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The best Tokyo parks and Japanese gardens for autumn, spring and beyond
Not just skyscrapers: the Japanese capital is a much greener city that most people imagine. Let’s discover the best Tokyo parks and gardens from autumn to spring, and anytime in between.
Tokyo is known mainly as a cosmopolitan city of towering skyscrapers and new buildings that change the skyline day after day. Yet, it’s also full of parks and gardens worth exploring, where you can get a little deserved rest from the city frenzy, forgetting that you’re in one of the bustling centres of the modern world for a few hours. Whether you’re looking for a park to spend a day outdoors with friends and family or a quiet garden to find peace, it won’t disappoint you. These are just some of the most beautiful Tokyo parks and gardens you can visit in the Japanese capital to discover an alternative vibe to the metropolis.
If you’re looking for an excellent place for a picnic just a five-minute walk from the famous Meiji Shrine and Omotesando (the most fashionable street in Tokyo), Yoyogi-Kōen is the answer. It’s a favourite for locals, a park where you can take a break surrounded by all sorts of people. It offers a lot of trails, cycling paths, green meadows, ponds and forests of ginkgo trees. During the right time of year, this is one of the best places in the city to witness the famous autumn leaf colours, especially the golden hue of the many ginkgos. Also, within the park there’s a spot where you can rent bicycles (for children too) and enjoy a ride, and you can experience flavours and customs from around the world during the annual fairs and festivals.
Next to Yoyogi-Kōen you can find the above-mentioned Meiji-Jingū: a Shinto shrine dedicated to the Emperor Meiji and Empress Shoken who lived between the 19th and 20th Centuries. The Meiji Shrine temple and adjacent Yoyogi Park make up a large forested area within the densely built-up city. This isn’t a garden or park, but the spacious shrine grounds offer walking paths that are great for a relaxing stroll. Several massive wooden torii gates mark the entrance to Meiji-Jingū and, once crossed, the noises of the city are replaced by a silent forest. The approximately 100,000 trees that make it up were planted during the shrine’s construction, donated from different regions across the country. When you walk through it you can breathe an air of spirituality and tranquility, different from the rest of the city’s feel. If you’re lucky, you may also come across a traditional wedding and experience the Japanese atmosphere even more fully.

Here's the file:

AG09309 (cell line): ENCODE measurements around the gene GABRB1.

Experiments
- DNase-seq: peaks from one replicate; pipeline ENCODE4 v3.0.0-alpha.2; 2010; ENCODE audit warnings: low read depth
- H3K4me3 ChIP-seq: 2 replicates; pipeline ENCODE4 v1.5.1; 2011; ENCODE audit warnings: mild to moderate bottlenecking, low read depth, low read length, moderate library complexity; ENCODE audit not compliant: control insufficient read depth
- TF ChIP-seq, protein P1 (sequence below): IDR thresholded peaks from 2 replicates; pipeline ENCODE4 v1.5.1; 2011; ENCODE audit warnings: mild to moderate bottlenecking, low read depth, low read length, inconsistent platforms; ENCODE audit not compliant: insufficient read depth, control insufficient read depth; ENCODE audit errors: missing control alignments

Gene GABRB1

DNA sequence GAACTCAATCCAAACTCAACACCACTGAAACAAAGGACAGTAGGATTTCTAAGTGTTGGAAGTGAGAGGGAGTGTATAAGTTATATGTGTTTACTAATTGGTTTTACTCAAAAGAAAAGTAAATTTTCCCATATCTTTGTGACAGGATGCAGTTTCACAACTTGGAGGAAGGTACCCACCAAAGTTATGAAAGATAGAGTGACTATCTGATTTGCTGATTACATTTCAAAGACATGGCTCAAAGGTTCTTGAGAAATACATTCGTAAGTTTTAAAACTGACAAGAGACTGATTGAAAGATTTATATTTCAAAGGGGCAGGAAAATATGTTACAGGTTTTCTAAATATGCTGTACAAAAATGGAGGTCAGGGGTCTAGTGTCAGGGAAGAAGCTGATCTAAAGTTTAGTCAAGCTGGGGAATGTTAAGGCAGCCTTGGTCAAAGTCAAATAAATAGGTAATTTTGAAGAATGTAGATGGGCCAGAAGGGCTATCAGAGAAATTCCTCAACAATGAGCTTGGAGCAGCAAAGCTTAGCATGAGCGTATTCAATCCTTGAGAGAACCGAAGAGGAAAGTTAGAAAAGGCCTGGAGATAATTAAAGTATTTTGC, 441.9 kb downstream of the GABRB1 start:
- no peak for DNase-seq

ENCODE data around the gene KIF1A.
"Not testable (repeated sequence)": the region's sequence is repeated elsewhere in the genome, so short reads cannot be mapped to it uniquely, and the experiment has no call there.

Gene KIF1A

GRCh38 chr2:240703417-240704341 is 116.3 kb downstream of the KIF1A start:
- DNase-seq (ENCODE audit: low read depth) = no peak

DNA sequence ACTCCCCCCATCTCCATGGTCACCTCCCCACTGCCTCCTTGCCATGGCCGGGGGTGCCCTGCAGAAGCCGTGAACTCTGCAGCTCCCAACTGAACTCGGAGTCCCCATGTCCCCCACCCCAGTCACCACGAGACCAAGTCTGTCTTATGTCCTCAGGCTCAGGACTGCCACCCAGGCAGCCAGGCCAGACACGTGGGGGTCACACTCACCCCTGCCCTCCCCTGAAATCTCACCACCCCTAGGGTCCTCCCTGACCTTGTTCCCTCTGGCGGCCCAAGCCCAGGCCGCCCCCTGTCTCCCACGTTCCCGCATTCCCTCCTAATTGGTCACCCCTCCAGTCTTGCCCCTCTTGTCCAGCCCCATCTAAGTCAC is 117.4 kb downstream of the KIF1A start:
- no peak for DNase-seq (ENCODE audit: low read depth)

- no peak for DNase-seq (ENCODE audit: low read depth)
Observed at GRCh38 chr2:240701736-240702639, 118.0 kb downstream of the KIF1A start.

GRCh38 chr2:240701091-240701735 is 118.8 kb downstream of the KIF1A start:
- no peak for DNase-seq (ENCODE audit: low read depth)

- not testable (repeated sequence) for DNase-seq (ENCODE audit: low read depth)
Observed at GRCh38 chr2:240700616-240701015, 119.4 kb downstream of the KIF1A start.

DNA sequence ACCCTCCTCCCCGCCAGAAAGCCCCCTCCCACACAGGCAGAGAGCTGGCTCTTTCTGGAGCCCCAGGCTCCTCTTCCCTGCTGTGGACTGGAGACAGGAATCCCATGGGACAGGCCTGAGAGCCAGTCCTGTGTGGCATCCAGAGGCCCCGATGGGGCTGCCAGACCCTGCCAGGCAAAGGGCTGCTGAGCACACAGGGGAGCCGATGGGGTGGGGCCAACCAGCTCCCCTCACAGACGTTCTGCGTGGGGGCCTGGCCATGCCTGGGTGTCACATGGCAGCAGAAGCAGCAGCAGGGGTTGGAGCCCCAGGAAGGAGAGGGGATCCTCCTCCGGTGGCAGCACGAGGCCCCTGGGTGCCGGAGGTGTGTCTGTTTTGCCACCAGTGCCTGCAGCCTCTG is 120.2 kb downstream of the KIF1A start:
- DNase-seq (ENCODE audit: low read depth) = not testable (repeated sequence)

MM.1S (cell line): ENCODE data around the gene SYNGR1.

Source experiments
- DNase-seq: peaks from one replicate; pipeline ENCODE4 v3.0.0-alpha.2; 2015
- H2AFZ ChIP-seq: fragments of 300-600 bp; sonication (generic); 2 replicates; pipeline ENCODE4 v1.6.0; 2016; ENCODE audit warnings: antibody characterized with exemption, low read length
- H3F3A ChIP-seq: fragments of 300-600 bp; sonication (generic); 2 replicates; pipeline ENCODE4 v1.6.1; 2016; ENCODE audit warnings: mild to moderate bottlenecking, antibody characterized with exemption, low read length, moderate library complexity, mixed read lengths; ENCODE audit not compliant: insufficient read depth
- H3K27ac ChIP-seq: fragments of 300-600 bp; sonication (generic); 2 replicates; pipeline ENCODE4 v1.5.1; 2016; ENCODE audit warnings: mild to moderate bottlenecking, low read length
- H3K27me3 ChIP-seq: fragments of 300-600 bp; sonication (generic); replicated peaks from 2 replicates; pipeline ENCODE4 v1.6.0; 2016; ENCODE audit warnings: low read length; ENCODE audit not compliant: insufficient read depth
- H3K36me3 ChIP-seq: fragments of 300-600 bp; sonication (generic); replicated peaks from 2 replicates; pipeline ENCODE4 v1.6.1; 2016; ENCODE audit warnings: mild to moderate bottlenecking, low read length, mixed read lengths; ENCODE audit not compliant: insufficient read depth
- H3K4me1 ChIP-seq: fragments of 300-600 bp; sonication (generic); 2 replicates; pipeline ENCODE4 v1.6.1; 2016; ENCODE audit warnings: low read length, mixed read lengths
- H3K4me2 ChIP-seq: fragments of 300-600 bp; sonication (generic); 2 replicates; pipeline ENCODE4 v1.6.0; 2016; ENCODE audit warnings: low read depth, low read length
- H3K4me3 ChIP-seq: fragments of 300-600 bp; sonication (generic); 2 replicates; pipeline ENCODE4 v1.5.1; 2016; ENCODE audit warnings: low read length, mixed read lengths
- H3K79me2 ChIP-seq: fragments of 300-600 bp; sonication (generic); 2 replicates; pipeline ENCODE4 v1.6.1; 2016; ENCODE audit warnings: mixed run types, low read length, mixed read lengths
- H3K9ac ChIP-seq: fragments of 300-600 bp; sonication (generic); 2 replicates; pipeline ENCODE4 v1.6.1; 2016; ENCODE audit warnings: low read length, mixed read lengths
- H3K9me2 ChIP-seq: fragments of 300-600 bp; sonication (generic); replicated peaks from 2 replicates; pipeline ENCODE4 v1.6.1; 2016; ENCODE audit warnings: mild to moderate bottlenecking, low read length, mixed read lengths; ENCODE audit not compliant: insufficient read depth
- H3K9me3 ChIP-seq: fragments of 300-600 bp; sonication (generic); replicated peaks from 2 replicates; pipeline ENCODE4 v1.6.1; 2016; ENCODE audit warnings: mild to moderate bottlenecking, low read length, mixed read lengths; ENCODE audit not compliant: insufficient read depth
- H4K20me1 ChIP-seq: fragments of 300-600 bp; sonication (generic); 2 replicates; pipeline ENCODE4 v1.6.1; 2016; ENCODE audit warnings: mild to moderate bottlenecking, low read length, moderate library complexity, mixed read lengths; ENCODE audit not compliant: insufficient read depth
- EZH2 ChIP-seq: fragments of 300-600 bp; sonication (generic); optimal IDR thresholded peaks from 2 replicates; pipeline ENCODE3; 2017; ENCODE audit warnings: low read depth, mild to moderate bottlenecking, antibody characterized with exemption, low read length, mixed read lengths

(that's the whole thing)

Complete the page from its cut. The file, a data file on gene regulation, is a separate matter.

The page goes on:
The Imperial Palace’s East Garden
The East Garden is part of the Imperial Palace grounds, located right in the centre of the city. It was built out of the original Edo-jō compound: the castle of the Tokugawa Shogunate that ruled from 1603 to 1868. A wide lawn and the remaining foundation of the former castle tower can be found on top of a hill, where the castle’s innermost buildings once stood. At the foot of the hill, instead, you can find a very beautiful Japanese style garden which was created more recently. The Imperial Palace’s East Garden is open to the public and admission is free. Nevertheless, the number of visitors is controlled and limited, so it never feels too crowded. Just keep in mind that it’s closed on Mondays and Fridays.
New Otani Japanese garden
Hidden inside one of the most famous 5-star hotels in Tokyo, you can discover a beautiful Japanese garden unknown to most. The New Otani Hotel is located near the Imperial Palace and nestled in the heart of this busy centre is a typical Japanese garden with over 400 years of history. These 4-hectare grounds feature several ancient stone lanterns, scarlet bridges over typical ponds, a stone garden, a 6-metre-tall waterfall, as well as a myriad of flowers and rich foliage that bloom and change colours from one season to the next. You can enjoy a real Japanese atmosphere and it isn’t unusual to meet people wearing traditional clothes. It’s permitted to enter and walk around even if you’re not a hotel guest, making this spot one of the best hidden free attractions in Tokyo.
Shinjuku is known as an area full of attractions. It’s the heart of Japanese business and entertainment, home to the homonymous railway station, which is the busiest in the whole world, with over 3.5 million passengers passing through it every day. Just 10 minutes walk away from this huge hub is the Shinjuku-Gyoen National Garden, one of the best spots in Tokyo to admire cherry blossoms, which bloom during the hanami period between the end of March and beginning of April. Inside this big park are three different gardens characterised by very different styles: the French formal garden, the English one and the traditional Japanese type. To recover from the noise of the city, you can take a walk inside this oasis and choose the perfect spot to enjoy hanami (the Japanese word for the cherry blossom viewing) with an amazing skyline on the background. The admission fee is 200 yen (less than 2 dollars) but it’s definitely worth it. If you’re planning to visit Japan this spring, remember that cherry blossoms are predicted to come earlier this year. The Japan Meteorological Corporation announced that the sakura flowers will begin to bloom in Tokyo on 22 March.
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